Editor Update: 8/21/2015: We wrote this article while Windows 10 was still in its Preview stage. We’ve updated it to reflect the changes that are now in the final release. Just follow the steps below and you’ll be able to add a user with a Local account.
If you have upgraded to Windows 10 and logged in with your Microsoft account, you agree to share a lot of info with Microsoft. There are benefits to using your Microsoft account as your login. It allows your to sync personalized settings, files in OneDrive, Windows Store apps, and more between Windows 10 devices.
However, you might want to create a local account instead. Maybe you need to create an account for someone in your household or small business who doesn’t have or need a Microsoft account. Whatever, the case, here’s a look at setting one up.
Create a Local Windows 10 Account
There are a few ways to do this, but I will share they way I prefer to do it. First, you will need to be logged into your Windows 10 PC or device as Administrator.
Then right-click the Start menu to access the hidden power user menu, and select Run.
Alternately you can use the keyboard shortcut Windows Key + R to bring up the Run box. Once you have it open, type: control userpasswords2 and hit Enter or click OK.
The User Account screen will open — Click the Add button.
The next screen will ask how this person will sign in. At the bottom of this screen select: Sign in without a Microsoft account (not recommended) and click Next.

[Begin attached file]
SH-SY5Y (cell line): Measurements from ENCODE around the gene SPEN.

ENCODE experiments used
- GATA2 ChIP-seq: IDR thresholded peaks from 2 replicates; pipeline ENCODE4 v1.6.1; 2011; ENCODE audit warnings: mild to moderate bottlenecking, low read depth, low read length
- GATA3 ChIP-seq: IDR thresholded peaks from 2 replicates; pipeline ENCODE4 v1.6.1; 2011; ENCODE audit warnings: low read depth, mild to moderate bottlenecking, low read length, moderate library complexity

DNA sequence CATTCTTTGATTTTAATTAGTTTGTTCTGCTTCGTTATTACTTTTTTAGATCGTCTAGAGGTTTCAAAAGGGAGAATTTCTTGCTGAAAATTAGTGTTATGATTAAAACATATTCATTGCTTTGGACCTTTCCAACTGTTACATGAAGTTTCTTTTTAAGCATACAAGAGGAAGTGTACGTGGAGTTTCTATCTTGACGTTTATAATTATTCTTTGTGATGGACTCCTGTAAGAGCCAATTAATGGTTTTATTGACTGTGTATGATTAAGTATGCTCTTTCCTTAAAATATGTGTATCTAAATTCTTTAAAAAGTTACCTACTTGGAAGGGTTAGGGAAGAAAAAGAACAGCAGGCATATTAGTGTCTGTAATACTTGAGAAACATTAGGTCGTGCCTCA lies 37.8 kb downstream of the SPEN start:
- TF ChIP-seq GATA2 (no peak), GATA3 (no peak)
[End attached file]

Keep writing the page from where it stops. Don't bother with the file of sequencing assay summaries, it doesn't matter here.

The next screen will describe the differences between a Microsoft account and a Local account. Select the Local account button at the bottom.
Now you can enter in the user’s name, password, and password hint. Click Next.
That’s it! Click Finish to add the user.
When creating a new user account, they will be a Standard user by default, which is better for security, but you can change it to Administrator if you’re creating the local account for yourself.
To do that, go to Settings > Accounts > Family & other users. From there click on the new user account you just created and then Change account type.
Next just change the account type from Standard User to Administrator and click OK. Note that you can remove the account from here as well.
There are several reasons why you’d want to create a Local account, but, again, keep in mind, this user won’t be able to sync their setting across computers – that includes Mail, Groove Music, or data stored in OneDrive.